The Theatreguide.London Review
Aldwych Theatre Winter 2014-2015 and tour
Dance 'Til Dawn is a beautiful, inventive, colourful and witty piece of dance theatre, and a thoroughly entertaining evening.
If I sound a bit surprised, it's because the same team's previous show, Midnight Tango, was a bit of a yawn, and there was nothing in advance to suggest that Dance 'Til Dawn was going to be so very much better.
Vincent Simone and Flavia Cacace are competition dance champions, best known as two of the partners on TV's Strictly Come Dancing, the professional dancers whose job is to make the celebrities look good.
Working here with writer Ed Curtis, director Karen Bruce and a company of skilled dancers, they have created and choreographed a fun story told largely through dance that is also an exuberant celebration of the history and traditions of Broadway and Hollywood dance.
The plot is a 1940s-style hardboiled detective story, complete with blackmail, murder, betrayal and a sexy floozie. Actor Teddy Kempner plays the 'tec, narrating the story while peppering it with venerable corny jokes ('My wife left me for my best friend. I miss him.') and self-referential in-jokes ('This is a perfect setting for the first act finale').
Abbie Osmon is the not-so-dumb blonde, complete with Lina Lamont speaking voice but the ability to belt out a song with the best of them.
Simone and Cacace meet cute and, in true Astaire and Rogers fashion, she at first doesn't like him but is won over when she realises how well they dance together. (Later there is another Fred-and-Ginger staple, the exuberant dance for the sheer joy of dancing.)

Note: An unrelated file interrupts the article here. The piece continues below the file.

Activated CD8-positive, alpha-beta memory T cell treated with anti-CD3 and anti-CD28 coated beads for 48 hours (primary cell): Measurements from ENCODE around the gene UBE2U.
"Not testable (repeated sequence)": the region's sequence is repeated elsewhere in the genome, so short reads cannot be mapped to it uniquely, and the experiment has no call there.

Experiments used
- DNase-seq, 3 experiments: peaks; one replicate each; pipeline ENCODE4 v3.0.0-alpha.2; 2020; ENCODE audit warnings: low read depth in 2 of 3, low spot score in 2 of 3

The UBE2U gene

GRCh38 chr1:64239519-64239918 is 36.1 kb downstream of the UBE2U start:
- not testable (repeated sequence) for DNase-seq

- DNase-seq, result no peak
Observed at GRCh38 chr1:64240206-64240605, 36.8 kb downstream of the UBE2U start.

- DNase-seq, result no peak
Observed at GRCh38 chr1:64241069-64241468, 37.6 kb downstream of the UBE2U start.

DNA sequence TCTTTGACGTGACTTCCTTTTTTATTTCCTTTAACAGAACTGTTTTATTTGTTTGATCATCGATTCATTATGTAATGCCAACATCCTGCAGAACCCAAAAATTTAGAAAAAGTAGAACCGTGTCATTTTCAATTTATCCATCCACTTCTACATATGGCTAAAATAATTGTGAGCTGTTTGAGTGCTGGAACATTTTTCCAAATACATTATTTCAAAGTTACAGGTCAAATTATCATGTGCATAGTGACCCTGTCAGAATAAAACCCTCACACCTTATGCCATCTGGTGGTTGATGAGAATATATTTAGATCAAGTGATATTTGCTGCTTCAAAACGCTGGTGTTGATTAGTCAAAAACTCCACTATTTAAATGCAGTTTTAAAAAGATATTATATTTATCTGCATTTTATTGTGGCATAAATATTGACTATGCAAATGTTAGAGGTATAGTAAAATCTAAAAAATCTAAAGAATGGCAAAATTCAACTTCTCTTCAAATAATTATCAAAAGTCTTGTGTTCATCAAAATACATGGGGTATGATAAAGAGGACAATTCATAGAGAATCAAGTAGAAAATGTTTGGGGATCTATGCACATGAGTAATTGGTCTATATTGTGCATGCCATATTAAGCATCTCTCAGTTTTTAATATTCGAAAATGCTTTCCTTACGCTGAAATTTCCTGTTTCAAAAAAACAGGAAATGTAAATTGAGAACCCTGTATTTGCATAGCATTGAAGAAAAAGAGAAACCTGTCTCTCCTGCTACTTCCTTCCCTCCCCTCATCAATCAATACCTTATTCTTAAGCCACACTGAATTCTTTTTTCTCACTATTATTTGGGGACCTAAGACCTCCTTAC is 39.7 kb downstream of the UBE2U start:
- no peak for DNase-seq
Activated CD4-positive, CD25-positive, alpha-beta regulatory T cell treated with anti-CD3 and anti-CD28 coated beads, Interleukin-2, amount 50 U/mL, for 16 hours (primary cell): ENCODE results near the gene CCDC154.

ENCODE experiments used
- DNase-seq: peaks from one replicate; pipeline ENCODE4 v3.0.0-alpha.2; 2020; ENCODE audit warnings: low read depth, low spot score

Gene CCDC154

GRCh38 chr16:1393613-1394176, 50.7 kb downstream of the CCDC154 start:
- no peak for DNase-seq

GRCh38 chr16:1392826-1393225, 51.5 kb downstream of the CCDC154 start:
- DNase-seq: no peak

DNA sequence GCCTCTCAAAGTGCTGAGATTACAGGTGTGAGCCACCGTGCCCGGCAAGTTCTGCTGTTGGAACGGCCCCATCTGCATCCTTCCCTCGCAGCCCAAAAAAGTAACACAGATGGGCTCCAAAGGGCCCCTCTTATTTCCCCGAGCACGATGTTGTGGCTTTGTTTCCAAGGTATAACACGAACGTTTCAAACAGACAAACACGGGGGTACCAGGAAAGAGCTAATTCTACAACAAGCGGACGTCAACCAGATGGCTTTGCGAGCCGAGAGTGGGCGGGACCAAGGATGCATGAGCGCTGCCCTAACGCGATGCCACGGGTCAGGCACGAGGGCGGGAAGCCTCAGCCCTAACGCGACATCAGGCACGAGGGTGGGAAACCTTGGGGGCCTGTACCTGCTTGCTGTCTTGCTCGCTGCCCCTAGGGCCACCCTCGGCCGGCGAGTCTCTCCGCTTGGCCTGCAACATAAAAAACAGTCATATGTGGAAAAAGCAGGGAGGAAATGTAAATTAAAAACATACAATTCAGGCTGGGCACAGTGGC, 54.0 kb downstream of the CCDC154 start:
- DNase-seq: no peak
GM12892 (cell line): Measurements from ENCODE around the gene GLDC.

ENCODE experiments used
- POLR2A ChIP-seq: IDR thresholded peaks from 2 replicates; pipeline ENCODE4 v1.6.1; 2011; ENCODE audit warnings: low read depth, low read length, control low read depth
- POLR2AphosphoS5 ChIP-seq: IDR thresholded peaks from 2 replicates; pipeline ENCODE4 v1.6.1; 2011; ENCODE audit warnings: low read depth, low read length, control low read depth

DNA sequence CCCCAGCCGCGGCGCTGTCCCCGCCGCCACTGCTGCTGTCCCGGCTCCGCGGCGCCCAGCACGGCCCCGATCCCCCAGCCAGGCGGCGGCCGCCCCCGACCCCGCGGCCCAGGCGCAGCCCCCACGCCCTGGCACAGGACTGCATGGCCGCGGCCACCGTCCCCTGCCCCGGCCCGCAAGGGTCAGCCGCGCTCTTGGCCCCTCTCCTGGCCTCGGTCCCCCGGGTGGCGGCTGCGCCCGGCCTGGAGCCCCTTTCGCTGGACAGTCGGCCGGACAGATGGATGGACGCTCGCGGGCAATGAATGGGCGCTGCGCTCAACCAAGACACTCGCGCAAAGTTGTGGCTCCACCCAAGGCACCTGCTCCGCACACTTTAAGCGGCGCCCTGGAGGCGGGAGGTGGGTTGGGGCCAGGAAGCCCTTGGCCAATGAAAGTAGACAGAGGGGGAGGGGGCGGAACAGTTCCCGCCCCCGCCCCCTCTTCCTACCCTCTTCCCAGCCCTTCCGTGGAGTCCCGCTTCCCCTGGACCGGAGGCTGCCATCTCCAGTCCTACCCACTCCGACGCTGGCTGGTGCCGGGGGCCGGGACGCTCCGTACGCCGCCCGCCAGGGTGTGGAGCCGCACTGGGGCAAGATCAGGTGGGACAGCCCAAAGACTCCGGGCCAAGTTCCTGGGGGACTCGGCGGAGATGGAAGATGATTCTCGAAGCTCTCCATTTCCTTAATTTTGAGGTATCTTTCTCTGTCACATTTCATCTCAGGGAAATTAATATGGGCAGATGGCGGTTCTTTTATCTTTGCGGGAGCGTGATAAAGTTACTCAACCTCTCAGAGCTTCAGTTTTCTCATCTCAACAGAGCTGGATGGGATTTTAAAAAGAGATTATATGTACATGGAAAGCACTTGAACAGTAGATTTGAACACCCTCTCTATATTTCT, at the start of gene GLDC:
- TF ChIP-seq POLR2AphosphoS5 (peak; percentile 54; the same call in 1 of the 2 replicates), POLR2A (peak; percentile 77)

They witness a murder and go on the run, he is framed for the killing, and she has to try and get the evidence that will free him.
So, in addition to their several romantic duets, we get a comic cops-and-bad-guys chase dance, a sexy seduce-the-villains ballet, and big production numbers set in a movie studio, a party and a night club.
As choreographers Simone and Cacace have done their homework and the dances, without ever copying or quoting, allude to classic dances by Jerome Robbins, George Balanchine, Michael Kidd and Gene Kelly.
The dancing is all done to pop standards from Moon River to Stand By Me, most sung by Oliver Darley as a kind of voice-of-the-soundtrack, and the juxtaposition of song and dance, though sometimes surprising, always proves to be right for the moment.
As dancers, Simone and Cacace make an attractive couple, with a range and versatility they haven't displayed before. They're not required to act much and, while he occasionally makes an effort, she maintains an unwavering Leslie Caron smile throughout.
But they are equally adept and fun to watch at waltz and bop and jazz and ballet, and their final tango is as showy and torridly sexy as you could possibly ask for.
Dance 'Til Dawn may well be the best Good Night Out in London this season. It is certainly the best dance show around.
Review - Dance 'Til Dawn - Aldwych Theatre 2014
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